It is also a shame that Sylvester would later in his life (in that period when factions were warring as never before), deny what the confession said on the use of means in effectual calling, though his father Cushing Biggs never did. In doing this, Sylvester was going against his own advice and condemning himself, believing that he was superior in this area of doctrine than his own father.

Hassell continued:

"Every Primitive Baptist family ought to have and keep and read the London Baptist Confession of Faith, and, asking the guidance of the Holy Spirit, to search the Scriptures reverently and diligently to ascertain whether the doctrinal statements of the Confession are true or not, and having learned that these statements are scriptural and eternal truths, they should never, for any earthly consideration, deny or compromise them, nor be moved from them, in the least degree, by any member or minister or editor or author, whether Arminian or Predestinarian."

Well, amen to that!

Friday, April 1, 2016

What I Would Like To Ask Claud Cayce

In reference to the word of Romans 10:17 Elder Claud Cayce once wrote:

"The word here is the speech of God. God speaks to the sinner who is dead in sins, and by the power of that speech the sinner is made alive in Christ, made alive from the dead..." (Cayce's Editorials, Volume 5, pages 123, 124)

But, Elder Cayce, if Romans chapter ten is about “gospel time salvation” how is the word not about…well, you know…the gospel?  And doesn’t the fact that you claim the word to be the speech of God, or the direct voice of the Son of God, prove that you’re treating Romans 10 as if it was speaking of eternal salvation, in particular regeneration?  Otherwise, why the need to give it an anti-means interpretation?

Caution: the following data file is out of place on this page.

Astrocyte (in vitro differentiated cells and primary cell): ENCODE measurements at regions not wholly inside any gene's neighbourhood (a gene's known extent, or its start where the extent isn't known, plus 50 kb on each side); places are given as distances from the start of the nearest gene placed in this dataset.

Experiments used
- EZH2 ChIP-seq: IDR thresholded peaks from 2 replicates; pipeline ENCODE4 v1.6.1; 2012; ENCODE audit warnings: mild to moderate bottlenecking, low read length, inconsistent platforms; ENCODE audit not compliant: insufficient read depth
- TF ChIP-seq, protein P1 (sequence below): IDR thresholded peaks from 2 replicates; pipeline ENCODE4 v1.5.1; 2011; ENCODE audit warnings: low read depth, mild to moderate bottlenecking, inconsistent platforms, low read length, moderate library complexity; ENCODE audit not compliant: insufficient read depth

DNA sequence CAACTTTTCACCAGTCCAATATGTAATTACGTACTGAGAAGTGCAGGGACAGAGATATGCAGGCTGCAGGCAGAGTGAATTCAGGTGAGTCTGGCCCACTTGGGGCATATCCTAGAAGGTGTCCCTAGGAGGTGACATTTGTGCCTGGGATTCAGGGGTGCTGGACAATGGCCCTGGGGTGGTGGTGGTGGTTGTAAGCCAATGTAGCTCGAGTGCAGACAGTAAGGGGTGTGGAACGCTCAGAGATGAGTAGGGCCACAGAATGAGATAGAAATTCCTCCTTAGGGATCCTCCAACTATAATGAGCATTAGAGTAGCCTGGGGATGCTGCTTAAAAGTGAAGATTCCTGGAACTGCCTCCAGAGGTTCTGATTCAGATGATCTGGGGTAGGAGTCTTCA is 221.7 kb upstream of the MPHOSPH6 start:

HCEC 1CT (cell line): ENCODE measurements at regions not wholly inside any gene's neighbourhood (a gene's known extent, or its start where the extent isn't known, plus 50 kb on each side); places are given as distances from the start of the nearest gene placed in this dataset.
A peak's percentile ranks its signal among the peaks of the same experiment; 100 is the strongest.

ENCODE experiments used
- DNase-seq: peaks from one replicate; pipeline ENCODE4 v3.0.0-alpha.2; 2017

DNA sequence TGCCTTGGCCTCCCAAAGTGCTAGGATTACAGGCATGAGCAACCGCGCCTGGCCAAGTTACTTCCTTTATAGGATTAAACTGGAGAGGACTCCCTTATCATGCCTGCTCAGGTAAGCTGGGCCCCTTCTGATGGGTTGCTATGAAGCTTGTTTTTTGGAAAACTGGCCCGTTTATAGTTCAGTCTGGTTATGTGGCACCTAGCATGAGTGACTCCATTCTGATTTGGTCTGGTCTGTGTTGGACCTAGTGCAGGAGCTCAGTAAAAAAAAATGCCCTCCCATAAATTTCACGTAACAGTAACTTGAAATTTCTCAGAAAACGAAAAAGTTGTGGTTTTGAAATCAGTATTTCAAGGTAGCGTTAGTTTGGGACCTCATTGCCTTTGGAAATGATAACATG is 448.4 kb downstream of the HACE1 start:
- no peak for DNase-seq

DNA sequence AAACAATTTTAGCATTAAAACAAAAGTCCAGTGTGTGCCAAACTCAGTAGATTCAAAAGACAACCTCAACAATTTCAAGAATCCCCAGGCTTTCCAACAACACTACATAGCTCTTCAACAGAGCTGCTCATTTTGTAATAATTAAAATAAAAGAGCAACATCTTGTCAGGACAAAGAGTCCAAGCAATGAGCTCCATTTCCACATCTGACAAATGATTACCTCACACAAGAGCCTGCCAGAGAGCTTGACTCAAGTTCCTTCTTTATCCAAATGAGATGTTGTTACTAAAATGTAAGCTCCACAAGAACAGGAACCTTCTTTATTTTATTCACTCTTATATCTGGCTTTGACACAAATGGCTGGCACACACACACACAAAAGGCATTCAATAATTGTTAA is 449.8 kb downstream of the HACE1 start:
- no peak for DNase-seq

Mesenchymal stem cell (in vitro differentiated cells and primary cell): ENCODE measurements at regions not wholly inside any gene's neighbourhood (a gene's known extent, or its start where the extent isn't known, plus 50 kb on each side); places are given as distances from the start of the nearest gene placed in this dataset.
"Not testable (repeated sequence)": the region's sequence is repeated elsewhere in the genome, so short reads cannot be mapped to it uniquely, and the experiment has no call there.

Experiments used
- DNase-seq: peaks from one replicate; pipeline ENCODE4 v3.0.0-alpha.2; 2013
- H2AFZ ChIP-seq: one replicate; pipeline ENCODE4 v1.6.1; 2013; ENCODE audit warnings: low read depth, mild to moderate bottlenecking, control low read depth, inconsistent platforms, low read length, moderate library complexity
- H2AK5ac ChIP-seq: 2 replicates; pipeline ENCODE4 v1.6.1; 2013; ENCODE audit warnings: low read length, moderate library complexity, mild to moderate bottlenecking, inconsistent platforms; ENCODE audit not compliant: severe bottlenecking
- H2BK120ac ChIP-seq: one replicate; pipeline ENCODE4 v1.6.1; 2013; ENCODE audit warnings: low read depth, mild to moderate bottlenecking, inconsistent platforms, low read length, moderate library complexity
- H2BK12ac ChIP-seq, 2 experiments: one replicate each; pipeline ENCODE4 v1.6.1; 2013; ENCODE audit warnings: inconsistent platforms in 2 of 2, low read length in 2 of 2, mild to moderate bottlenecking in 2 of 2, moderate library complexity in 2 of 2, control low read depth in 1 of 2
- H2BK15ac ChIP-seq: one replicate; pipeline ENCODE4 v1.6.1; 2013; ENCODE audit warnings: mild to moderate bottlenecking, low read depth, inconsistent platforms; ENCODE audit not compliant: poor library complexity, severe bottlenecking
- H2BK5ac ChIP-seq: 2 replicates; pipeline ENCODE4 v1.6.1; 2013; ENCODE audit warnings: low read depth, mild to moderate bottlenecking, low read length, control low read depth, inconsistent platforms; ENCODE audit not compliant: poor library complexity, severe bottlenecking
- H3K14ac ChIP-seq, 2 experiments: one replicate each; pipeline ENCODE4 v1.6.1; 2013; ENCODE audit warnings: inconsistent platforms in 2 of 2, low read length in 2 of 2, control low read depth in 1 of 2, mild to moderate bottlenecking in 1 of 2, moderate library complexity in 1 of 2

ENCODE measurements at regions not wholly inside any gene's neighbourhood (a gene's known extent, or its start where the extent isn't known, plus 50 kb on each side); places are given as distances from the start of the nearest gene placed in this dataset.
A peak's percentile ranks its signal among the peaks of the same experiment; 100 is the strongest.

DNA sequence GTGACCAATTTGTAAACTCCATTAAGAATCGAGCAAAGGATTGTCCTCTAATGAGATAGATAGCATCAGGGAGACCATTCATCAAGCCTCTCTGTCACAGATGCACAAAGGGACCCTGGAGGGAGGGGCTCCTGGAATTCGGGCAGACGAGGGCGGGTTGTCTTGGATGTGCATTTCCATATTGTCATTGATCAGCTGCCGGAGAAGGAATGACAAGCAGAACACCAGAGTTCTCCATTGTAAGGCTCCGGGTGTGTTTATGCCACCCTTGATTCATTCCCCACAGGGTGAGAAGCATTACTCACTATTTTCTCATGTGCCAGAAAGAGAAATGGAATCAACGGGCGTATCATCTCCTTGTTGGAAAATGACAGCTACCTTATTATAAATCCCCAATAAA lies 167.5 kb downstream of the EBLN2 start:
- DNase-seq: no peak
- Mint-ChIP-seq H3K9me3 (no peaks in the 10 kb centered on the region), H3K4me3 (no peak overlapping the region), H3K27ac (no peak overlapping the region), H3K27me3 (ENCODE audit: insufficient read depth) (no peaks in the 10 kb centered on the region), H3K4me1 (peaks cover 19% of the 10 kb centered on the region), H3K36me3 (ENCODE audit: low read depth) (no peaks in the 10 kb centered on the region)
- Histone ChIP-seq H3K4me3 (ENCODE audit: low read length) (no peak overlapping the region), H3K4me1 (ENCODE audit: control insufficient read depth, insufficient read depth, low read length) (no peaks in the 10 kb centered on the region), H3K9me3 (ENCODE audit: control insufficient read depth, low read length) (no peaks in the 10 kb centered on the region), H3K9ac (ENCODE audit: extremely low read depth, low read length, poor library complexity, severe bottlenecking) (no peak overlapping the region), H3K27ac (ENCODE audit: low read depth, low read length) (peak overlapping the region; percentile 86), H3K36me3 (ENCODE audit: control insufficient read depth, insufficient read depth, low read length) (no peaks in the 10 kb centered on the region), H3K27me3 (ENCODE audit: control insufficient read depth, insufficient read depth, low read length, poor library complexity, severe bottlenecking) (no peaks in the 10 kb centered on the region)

Since the cunning debater is no longer with us to respond, maybe some of his devoted followers will, and tell me whether they think the elder was correct on Romans 10:17, or that he was guilty of one of the most obvious contradictions I have ever seen.

S. Hassell on PB's "Greatest Sin"

"Beware Of Covetousness" (Luke 12:15) 
Written by Sylvester Hassell
Williamston, N. C., September 1924 (SEE HERE)
(emphasis mine)

"Covetousness, as generally used in the scripture, is an eager and inordinate desire for earthly things. It was the sin of Balaam, Achan, and Gehazi; and the besetting sin of ancient and modern Jews, and of many of the children of God. Isaiah says, "Cry aloud, spare not, lift up thy voice like a trumpet, and show my people their transgressions, and the house of Jacob their sins." (Isa. 58:1). 

I am in my 83rd year and have been a member of the Primitive Baptist Church about 64 years, and I testify, in love, that covetousness is the greatest sin of our people, not scripturally helping their pastors, nor their poor and needy members.

And the subscribers to our religious periodicals should promptly pay their little subscription to our brethren, who publish them, and who cannot continue to supply us with this truthful and wholesome and comforting literature unless the subscribers pay them their small dues. Liberality to the poor is wise and profitable; while withholding what we should give them tends to poverty. (Prov. 11:24; 19:17; Acts 20:35)."

But, Sylvester was not the first to say this. Notice these words of Elder Joshua Lawrence, whose credentials as one of the main ringleaders in the division of 1832 is undisputable (as is that of Sylvester Hassell):

"Think for yourselves, and so shall I; but this I know to be a fact, that most of the Old School Baptists are a closefisted and covetous set, or else they would not have treated their ministers as they have done for sixty years."

(See the full citation in Hardshells & Mission Opposition XXII Chapter 165 - HERE)

Whether or not this is the Hardshell's greatest sin may be debatable. It is a great sin, no doubt, and one that characterizes the "Primitive" or "Old School" people generally, and one that their greatest leaders have been honest enough to confess. They have other sins also, but, sadly, few of them will even listen to criticism.